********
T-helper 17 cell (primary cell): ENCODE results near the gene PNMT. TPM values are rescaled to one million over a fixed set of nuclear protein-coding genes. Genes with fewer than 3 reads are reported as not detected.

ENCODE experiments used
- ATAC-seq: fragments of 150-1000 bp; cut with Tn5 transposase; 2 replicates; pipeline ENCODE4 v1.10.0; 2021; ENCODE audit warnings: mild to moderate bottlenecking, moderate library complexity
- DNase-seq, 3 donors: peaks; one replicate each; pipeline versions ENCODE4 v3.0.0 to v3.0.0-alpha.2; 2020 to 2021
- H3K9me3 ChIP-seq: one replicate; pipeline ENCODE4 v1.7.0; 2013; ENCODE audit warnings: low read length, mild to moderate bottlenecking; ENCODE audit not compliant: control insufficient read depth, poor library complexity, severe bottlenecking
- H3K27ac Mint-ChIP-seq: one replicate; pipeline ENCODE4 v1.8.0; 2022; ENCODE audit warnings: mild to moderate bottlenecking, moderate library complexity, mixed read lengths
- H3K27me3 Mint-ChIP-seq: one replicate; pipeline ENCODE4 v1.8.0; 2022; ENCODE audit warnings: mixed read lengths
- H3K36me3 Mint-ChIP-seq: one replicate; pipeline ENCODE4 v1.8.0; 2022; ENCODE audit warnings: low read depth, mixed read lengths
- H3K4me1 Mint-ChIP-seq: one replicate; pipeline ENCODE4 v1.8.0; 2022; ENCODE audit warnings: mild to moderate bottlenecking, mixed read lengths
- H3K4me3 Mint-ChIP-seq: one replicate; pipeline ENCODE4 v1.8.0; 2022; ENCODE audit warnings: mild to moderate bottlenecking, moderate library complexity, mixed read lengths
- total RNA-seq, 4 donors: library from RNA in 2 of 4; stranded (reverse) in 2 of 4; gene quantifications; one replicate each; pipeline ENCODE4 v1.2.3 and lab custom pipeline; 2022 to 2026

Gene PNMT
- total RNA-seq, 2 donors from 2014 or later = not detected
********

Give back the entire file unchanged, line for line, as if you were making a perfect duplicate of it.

T-helper 17 cell (primary cell): ENCODE results near the gene PNMT. TPM values are rescaled to one million over a fixed set of nuclear protein-coding genes. Genes with fewer than 3 reads are reported as not detected.

ENCODE experiments used
- ATAC-seq: fragments of 150-1000 bp; cut with Tn5 transposase; 2 replicates; pipeline ENCODE4 v1.10.0; 2021; ENCODE audit warnings: mild to moderate bottlenecking, moderate library complexity
- DNase-seq, 3 donors: peaks; one replicate each; pipeline versions ENCODE4 v3.0.0 to v3.0.0-alpha.2; 2020 to 2021
- H3K9me3 ChIP-seq: one replicate; pipeline ENCODE4 v1.7.0; 2013; ENCODE audit warnings: low read length, mild to moderate bottlenecking; ENCODE audit not compliant: control insufficient read depth, poor library complexity, severe bottlenecking
- H3K27ac Mint-ChIP-seq: one replicate; pipeline ENCODE4 v1.8.0; 2022; ENCODE audit warnings: mild to moderate bottlenecking, moderate library complexity, mixed read lengths
- H3K27me3 Mint-ChIP-seq: one replicate; pipeline ENCODE4 v1.8.0; 2022; ENCODE audit warnings: mixed read lengths
- H3K36me3 Mint-ChIP-seq: one replicate; pipeline ENCODE4 v1.8.0; 2022; ENCODE audit warnings: low read depth, mixed read lengths
- H3K4me1 Mint-ChIP-seq: one replicate; pipeline ENCODE4 v1.8.0; 2022; ENCODE audit warnings: mild to moderate bottlenecking, mixed read lengths
- H3K4me3 Mint-ChIP-seq: one replicate; pipeline ENCODE4 v1.8.0; 2022; ENCODE audit warnings: mild to moderate bottlenecking, moderate library complexity, mixed read lengths
- total RNA-seq, 4 donors: library from RNA in 2 of 4; stranded (reverse) in 2 of 4; gene quantifications; one replicate each; pipeline ENCODE4 v1.2.3 and lab custom pipeline; 2022 to 2026

Gene PNMT
- total RNA-seq, 2 donors from 2014 or later = not detected